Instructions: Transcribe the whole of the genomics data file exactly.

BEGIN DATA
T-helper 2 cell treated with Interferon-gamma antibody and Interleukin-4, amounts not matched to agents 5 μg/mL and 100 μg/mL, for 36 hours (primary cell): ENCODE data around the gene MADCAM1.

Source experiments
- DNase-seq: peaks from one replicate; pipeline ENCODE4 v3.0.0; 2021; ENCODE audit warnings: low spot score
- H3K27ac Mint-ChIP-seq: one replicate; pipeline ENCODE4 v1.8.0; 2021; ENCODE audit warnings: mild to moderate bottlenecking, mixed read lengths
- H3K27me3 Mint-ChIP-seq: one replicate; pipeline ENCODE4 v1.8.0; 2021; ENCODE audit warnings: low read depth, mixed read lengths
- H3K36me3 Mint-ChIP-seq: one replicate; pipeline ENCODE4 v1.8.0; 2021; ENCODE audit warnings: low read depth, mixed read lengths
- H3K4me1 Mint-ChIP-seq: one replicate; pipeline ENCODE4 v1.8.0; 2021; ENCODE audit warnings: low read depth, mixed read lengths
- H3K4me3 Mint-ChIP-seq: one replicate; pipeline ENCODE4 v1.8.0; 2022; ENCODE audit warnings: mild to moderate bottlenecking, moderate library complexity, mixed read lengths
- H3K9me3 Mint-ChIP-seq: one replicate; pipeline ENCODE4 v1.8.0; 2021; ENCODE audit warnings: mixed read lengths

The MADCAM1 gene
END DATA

T-helper 2 cell treated with Interferon-gamma antibody and Interleukin-4, amounts not matched to agents 5 μg/mL and 100 μg/mL, for 36 hours (primary cell): ENCODE data around the gene MADCAM1.

Source experiments
- DNase-seq: peaks from one replicate; pipeline ENCODE4 v3.0.0; 2021; ENCODE audit warnings: low spot score
- H3K27ac Mint-ChIP-seq: one replicate; pipeline ENCODE4 v1.8.0; 2021; ENCODE audit warnings: mild to moderate bottlenecking, mixed read lengths
- H3K27me3 Mint-ChIP-seq: one replicate; pipeline ENCODE4 v1.8.0; 2021; ENCODE audit warnings: low read depth, mixed read lengths
- H3K36me3 Mint-ChIP-seq: one replicate; pipeline ENCODE4 v1.8.0; 2021; ENCODE audit warnings: low read depth, mixed read lengths
- H3K4me1 Mint-ChIP-seq: one replicate; pipeline ENCODE4 v1.8.0; 2021; ENCODE audit warnings: low read depth, mixed read lengths
- H3K4me3 Mint-ChIP-seq: one replicate; pipeline ENCODE4 v1.8.0; 2022; ENCODE audit warnings: mild to moderate bottlenecking, moderate library complexity, mixed read lengths
- H3K9me3 Mint-ChIP-seq: one replicate; pipeline ENCODE4 v1.8.0; 2021; ENCODE audit warnings: mixed read lengths

The MADCAM1 gene